8. As I have stated at the outset, for the reasons given by Geoghegan J, I do not believe that the Appellant can derive any right to be released at the end of the sixty-day period from either the Act of 2003 or from the Framework Decision.

9. As I have said, I also wish to discuss the rights of arrested persons in general. It does not follow that persons arrested pursuant to a European Arrest Warrant are unable to invoke protection of substantive and procedural rights, merely because there is no automatic right to release after sixty days.

10. It has to be acknowledged, at once, that the legislation presents unusual problems of interpretation. The European Arrest Warrant is itself a novel instrument. It was adopted in the wake of the devastatingly tragic events of 11th September 2001. The drafting is extraordinarily loose and vague, particularly in the manner in which offences are defined. The Court, on this appeal, has to consider an Act of the Oireachtas which implements a Framework Decision adopted pursuant to the provisions of Title VI of the Treaty on European Union. However, Ireland has not made the declaration which is necessary under Article 35 TEU before the Court of Justice can exercise the interpretative jurisdiction envisaged by that Article. Hence, this Court decides this question without any guidance from that Court. The Court of Justice may, of course, be asked, on a reference from another Member State, to rule on the interpretation of the sixty-day period.

11. In circumstances where the Framework Decision and the 2003 Act are intended to abolish all existing extradition arrangements between the Member States of the European Union and to substitute a new and expeditious system of surrender, obvious questions arise concerning the extent of protection of the rights of arrested persons.

12. The European Arrest Warrant is designed to operate, fundamentally within a judicial process. This essential aspect of the procedure is not merely a recognition that its execution “must be subject to sufficient controls,” as is stated in the eighth recital, but of the principle of legality. Persons cannot be surrendered compulsorily from one Member State to another except in accordance with an open and transparent judicial procedure which guarantees respect for fundamental human rights.

13. As is pointed out in the judgment of Geoghegan J, Article 1(3) of the Framework Decision provides:

    “This Framework Decision shall not have the effect of modifying the obligation to respect fundamental rights and fundamental legal principles as enshrined in Article 6 of the Treaty on European Union.”

14. This is the only substantive provision dealing with fundamental rights and it provides no further guidance as to how that respect is to be effected. In addition, there are a number of relevant recitals in the preamble to the Framework Decision. Not all of these recitals are precisely reflected in the provisions of Article 1(3). The recitals are cited by Geoghegan J. I need not set them out in detail, but they cover, in addition to the matters mentioned in Article 1(3):

    · The Charter of Fundamental Rights of the European Union;

    · The possibility of refusal to surrender where there is reason to believe that the warrant is issued in pursuit of discrimination on a number of listed impermissible grounds;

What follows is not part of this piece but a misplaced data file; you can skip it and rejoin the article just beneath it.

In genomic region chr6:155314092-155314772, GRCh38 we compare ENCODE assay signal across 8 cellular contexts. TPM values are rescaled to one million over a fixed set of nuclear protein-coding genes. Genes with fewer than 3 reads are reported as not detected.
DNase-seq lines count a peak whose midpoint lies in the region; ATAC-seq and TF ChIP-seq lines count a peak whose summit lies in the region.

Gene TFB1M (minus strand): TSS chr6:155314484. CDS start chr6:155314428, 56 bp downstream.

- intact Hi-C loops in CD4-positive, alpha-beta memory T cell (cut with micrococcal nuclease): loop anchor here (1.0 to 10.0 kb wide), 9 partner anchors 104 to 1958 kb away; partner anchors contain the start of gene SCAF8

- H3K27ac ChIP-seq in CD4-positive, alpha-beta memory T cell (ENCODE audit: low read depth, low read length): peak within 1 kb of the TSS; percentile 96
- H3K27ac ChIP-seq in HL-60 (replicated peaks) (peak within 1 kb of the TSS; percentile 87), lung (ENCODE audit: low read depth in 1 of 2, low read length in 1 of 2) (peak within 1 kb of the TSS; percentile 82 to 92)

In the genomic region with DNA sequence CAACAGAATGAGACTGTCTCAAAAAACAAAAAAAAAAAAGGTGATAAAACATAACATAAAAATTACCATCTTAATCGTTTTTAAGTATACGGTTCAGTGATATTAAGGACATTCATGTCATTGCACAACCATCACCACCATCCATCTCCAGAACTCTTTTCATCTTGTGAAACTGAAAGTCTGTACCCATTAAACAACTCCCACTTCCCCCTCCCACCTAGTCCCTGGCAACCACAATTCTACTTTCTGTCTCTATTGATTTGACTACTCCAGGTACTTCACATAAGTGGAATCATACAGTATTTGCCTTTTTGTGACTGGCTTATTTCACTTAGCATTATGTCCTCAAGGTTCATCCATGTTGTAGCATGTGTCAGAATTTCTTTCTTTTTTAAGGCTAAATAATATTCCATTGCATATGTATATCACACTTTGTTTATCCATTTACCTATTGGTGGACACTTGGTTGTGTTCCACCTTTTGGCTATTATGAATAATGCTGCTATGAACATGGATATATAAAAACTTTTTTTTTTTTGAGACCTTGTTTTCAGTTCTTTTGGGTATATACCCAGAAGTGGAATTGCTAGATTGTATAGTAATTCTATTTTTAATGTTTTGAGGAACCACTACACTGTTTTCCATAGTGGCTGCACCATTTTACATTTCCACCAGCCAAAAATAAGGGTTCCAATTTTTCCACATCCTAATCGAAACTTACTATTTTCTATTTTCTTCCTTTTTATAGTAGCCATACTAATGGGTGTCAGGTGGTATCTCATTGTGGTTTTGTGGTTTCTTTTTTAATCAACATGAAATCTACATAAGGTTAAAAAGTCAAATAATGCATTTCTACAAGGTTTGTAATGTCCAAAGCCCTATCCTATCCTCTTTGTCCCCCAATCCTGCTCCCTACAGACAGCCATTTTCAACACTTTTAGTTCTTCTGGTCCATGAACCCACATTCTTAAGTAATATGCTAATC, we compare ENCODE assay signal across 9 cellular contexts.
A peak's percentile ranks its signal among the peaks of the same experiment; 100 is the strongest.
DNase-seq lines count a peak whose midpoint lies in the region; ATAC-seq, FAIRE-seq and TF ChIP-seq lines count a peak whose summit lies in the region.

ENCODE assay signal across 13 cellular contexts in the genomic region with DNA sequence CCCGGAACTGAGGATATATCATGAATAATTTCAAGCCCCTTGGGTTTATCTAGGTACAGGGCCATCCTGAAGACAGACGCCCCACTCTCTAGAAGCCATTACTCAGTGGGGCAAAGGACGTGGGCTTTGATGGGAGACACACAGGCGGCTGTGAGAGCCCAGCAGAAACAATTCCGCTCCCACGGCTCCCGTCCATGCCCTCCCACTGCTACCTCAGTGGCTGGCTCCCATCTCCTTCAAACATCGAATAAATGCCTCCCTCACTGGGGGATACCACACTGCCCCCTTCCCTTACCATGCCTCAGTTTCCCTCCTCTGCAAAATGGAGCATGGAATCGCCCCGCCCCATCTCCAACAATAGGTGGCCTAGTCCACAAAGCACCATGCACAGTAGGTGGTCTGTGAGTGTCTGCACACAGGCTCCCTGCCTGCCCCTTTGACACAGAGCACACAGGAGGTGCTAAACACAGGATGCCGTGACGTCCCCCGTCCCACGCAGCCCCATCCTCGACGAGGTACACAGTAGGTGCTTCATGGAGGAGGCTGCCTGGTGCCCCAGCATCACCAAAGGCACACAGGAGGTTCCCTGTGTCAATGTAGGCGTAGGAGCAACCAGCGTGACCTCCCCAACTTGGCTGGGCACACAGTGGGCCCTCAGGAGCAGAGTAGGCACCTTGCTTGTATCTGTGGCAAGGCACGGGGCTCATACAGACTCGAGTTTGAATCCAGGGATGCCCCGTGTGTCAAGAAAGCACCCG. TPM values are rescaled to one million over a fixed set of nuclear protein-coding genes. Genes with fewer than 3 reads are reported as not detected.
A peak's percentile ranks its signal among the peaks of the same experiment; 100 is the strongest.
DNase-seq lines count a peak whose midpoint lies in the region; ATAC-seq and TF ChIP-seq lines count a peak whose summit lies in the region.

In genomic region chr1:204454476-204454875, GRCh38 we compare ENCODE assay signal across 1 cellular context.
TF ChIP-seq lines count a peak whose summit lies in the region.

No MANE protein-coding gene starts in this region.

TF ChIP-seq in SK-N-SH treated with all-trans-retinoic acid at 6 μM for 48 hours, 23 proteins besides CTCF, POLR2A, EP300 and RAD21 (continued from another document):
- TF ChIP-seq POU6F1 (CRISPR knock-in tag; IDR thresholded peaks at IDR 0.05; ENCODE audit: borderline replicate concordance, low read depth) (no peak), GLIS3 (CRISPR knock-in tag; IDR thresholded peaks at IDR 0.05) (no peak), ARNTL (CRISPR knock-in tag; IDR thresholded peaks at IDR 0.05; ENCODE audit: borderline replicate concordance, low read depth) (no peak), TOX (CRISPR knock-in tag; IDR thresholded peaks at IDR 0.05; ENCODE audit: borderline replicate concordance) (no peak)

· The constitutional rules of a Member State relating to due process, freedom of association, freedom of the press and freedom of expression;

    · Refusal to surrender based on risk of subjection to death penalty, torture or other inhuman or degrading treatment or punishment.

15. A difficult question of interpretation of the Framework Decision might arise concerning reliance by a national court on such of these provisions as is merely declaratory and not reflected in Article 1(3). As already stated, the Court of Justice has, in the case of Pupino, cited above, held that national courts are bound to interpret rules of national law “so far as possible, in the light of the wording and purpose of the Framework Decision.”

16. This interpretative obligation is not affected by the absence, in the case of Ireland, of a power to refer questions for preliminary ruling to the Court of Justice. Article 35(4) ensures that Member States who have not made a declaration may, nonetheless, participate in proceedings on references from the courts of other Member States. Article 35(7) gives the Court of Justice jurisdiction to interpret the Framework Decisions in disputes between any Member States.

17. This Court is required to interpret and apply the Act of the Oireachtas which implements the Framework Decision. It is notable, in this respect, that section 16(1) (e) envisages that a person will be surrendered provided that inter alia “the surrender of the person is not prohibited by Part 3 or the Framework Decision (including the recitals thereto).” (Emphasis added). Section 37, which is in Part 3 of the Act, prohibits any surrender which would be incompatible with rights variously based on the European Convention on Human Rights or its Protocols and, most importantly, that it would “constitute a contravention of the Constitution.”

18. Insofar as the statutorily permitted grounds of refusal to surrender go beyond the terms of Article 1(3) of the Framework Decision, but are covered by its recitals, they are, nonetheless, expressly invoked by section 16(1)(e) of the Act. Furthermore, the Act prohibits any surrender which would contravene any provision of the Constitution. It would not be possible, by reference to the obligation to interpret in conformity with the Framework Decision, to ignore these provisions: such an interpretation would be “contra legem.” These courts are bound to apply provisions of Acts of the Oireachtas. The Framework Decision does not have direct effect. Where a provision of an Act of the Oireachtas conflicts directly with a provision of a Framework Decision, this Court must give preference to the former. To do otherwise would, to cite the language of the Court of Justice in Pupino, be contra legem.

19. The precise contours and limits of the rights which can be invoked under the Act will have to be explored as cases arise. I am merely concerned to show that, while the sixty-day period does not confer protection on individuals, there are other features of the Framework Decision, at least as that measure is implemented in Irish law, upon which reliance may be placed by individuals in appropriate cases.